These days, productivity can be hard to come by. We humans have a fairly special talent when it comes to wasting time. We know how to run out the clock with ease, and even when we’re trying to get stuff done, it can seem as though we’re taking too long to complete simple tasks.
Not only is it on an individual level, but a systematic one, too; you’re likely to find that some cities, or even some states, like to take their sweet time with getting things done.
What’s the cause? Or, more importantly, what is the solution?
On an individual level, you can look up a guide on how to regain your motivation, find your drive through self-discovery, or you can just move states.
That last one was kind of a joke, but some states are seen as more productive as others. In fact, according to a new ranking by My E Listing, the nation’s leading site for everything commercial real estate, Oregon is considered the 5th most productive state in the entire country, trailing behind Washington, California, Colorado, and Utah.
What makes Oregon so productive, though? And how do you even measure that sort of thing? Well I’ll give you the details of how it’s sorted and why Oregon is considered one of the most productive areas within our fifty united states.
Productivity is not something that can be easily quantified, but My E Listing certainly makes it easy to digest and understand. According to them, productivity measures value per unit. This could be a variety of things, such as per worker, per hour worked, or really just based on the costs involved. The ranking we see put here is based on various metrics provided by the U.S. Bureau of Labor Statistics and organized by My E Listing from the period of 2017 to 2022.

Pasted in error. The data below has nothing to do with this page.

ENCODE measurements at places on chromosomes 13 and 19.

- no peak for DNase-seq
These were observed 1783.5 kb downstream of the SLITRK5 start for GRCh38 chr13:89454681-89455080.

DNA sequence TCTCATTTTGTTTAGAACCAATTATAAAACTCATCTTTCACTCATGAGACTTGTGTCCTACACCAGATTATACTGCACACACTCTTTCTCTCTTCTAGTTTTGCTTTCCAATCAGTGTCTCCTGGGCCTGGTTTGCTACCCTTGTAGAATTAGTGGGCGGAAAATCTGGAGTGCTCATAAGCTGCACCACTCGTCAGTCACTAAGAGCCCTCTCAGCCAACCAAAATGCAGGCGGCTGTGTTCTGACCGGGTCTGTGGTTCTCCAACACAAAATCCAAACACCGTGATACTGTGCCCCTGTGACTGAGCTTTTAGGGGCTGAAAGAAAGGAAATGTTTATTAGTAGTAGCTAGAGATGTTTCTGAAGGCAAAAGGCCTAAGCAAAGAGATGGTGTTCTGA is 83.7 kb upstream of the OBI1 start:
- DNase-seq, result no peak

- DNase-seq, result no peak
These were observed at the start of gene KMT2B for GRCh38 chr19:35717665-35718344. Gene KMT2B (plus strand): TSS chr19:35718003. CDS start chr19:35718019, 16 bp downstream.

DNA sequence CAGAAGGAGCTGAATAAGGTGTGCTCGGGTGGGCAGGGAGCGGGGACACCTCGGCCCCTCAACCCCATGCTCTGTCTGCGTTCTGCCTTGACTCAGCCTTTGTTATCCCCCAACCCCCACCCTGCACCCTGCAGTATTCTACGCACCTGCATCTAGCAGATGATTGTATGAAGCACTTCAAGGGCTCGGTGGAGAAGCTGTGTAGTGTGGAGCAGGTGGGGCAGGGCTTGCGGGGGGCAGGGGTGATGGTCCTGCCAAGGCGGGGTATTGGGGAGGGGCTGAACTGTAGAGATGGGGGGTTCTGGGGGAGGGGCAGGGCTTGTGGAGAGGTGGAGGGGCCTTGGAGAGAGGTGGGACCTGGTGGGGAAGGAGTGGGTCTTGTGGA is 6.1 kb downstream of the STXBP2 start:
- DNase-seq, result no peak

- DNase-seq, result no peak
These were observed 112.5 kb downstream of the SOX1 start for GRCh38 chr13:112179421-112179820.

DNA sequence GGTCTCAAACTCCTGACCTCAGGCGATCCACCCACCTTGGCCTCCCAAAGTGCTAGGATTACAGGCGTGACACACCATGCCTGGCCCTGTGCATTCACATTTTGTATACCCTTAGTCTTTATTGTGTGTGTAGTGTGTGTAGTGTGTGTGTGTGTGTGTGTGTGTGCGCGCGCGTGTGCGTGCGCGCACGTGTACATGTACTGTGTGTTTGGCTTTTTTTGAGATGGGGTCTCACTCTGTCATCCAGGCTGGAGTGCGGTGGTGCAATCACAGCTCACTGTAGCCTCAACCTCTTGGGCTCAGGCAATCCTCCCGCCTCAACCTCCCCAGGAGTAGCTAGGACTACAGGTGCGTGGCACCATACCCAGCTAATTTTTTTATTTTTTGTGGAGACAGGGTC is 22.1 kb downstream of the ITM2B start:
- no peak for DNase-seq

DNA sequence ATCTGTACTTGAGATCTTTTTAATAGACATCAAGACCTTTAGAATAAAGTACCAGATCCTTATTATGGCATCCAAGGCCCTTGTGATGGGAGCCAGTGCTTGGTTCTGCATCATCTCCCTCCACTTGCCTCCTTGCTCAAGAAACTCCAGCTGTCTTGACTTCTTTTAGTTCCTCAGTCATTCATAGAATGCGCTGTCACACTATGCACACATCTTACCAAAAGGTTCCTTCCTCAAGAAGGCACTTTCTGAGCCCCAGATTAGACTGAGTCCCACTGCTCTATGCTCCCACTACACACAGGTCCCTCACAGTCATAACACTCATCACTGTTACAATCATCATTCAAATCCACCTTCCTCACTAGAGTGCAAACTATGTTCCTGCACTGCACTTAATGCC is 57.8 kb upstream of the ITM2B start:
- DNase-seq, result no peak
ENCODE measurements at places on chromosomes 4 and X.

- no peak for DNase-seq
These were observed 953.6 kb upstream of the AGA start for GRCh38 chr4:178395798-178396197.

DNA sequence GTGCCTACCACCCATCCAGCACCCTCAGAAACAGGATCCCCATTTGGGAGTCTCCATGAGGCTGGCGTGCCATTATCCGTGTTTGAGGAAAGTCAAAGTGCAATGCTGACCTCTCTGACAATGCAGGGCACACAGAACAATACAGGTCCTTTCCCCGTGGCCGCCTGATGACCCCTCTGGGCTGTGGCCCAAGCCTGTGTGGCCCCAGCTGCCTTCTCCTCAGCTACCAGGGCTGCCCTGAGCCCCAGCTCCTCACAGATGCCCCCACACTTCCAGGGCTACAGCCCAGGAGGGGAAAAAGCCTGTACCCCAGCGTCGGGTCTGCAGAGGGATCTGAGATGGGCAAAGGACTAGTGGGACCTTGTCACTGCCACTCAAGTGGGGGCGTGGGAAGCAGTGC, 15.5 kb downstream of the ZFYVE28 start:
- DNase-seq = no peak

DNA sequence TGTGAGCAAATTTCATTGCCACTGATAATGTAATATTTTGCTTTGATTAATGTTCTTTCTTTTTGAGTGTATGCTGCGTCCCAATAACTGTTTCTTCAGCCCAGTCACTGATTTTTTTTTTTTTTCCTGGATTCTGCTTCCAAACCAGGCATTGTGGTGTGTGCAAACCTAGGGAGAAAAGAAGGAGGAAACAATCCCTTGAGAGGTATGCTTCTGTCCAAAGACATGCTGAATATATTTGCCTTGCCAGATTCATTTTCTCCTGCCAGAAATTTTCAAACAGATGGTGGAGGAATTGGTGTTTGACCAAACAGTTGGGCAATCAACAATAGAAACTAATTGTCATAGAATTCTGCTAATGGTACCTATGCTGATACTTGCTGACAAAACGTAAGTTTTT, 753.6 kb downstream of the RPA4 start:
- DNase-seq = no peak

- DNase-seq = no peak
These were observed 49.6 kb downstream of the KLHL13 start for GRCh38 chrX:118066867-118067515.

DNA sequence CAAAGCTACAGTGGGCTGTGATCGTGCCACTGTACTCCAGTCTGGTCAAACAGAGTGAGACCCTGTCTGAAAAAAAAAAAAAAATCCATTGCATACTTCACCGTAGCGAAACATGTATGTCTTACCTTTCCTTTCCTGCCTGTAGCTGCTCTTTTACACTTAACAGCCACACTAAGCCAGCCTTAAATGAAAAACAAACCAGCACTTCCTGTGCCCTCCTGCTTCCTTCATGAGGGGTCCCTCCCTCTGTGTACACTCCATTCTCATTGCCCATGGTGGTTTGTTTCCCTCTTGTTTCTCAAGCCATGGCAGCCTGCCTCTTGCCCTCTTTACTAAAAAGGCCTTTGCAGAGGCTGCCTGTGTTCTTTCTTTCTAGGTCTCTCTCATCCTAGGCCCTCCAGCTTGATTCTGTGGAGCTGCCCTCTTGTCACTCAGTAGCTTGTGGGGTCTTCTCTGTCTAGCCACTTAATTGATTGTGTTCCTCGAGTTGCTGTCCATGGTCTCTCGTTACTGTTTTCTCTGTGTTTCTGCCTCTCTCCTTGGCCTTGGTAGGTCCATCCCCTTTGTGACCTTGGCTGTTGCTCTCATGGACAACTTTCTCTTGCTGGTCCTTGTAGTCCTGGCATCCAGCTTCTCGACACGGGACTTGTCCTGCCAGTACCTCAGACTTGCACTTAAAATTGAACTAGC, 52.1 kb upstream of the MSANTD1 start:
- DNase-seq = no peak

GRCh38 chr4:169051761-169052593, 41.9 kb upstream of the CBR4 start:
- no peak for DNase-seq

These are the metrics used to evaluate the productivity of each state:
- Employment Rank: A measurement of people’s employment levels in relation to the population of the state.
- Real Value Added Rank: Essentially the net output of the state. This is done by subtracting the intermediate inputs from the sum of all outputs.
- Labor Productivity Rank: The output produced for every hour of labor.
- Worker Output Rank: The total output that is produced by the state’s workforce.
- Output Per Worker Rank: The average output per an individual worker.
- Hours Worked Rank: The average number of hours worked by the state’s workforce.
- Unit Labor Costs Rank: The average cost of labor necessary to produce one unit of output.
- GDP Per Capita Rank: The state’s GDP when divided by its population. This provides insight into the state’s economic health and its average income.
What Makes Oregon so Productive
So what brings Oregon to the top of the list compared to other states? Well, according to My E Listing, its strengths lie in its performance in output per worker and real value added. With output per worker, Oregon landed itself at a clear 4th place among other states, while labor productivity and worker output both got Oregon a 7th place rank, and the thing that lets Oregon sag is the fact that it’s placed 22nd when it comes to GDP.
Additionally, from 2017 to 2022, Oregon experienced a 16.8% growth in both employment and real value added. This should be of no surprise, as Oregon has been committed to economic expansion. The state also has a 12.8% labor productivity change, as well as a 14.2% rise in GDP per capita, reflecting the state’s dedication to improving efficiency within resource management and utilization.
In other words, Oregon is experiencing positive economic growth, and a very impressive one despite COVID still lingering in the empty halls of the market.
Oregon is a state that is far from perfect; anyone will tell you that. However, as we speak, the state is always improving and getting better, growing its workforce, creating more jobs for people, and getting more money. Some states can’t boast this, and certainly not to this extent. However, it also needs to be said that although Oregon got 5th place, it didn’t get 1st. That means there will always be room for improvement, and that we, the taxpayers, should always keep our standards higher so that the state will continue to do better. Oregon needs to stay at a highly productive level. High productivity means more jobs, a better economy, and, hopefully, an increase in quality of life.
Some states may disagree with some of Oregon’s laws, but the increased productivity has been nothing but a positive, so if nothing else, they must be doing something right.
Oh, and just in case you were wondering: the state with the lowest productivity is Louisiana.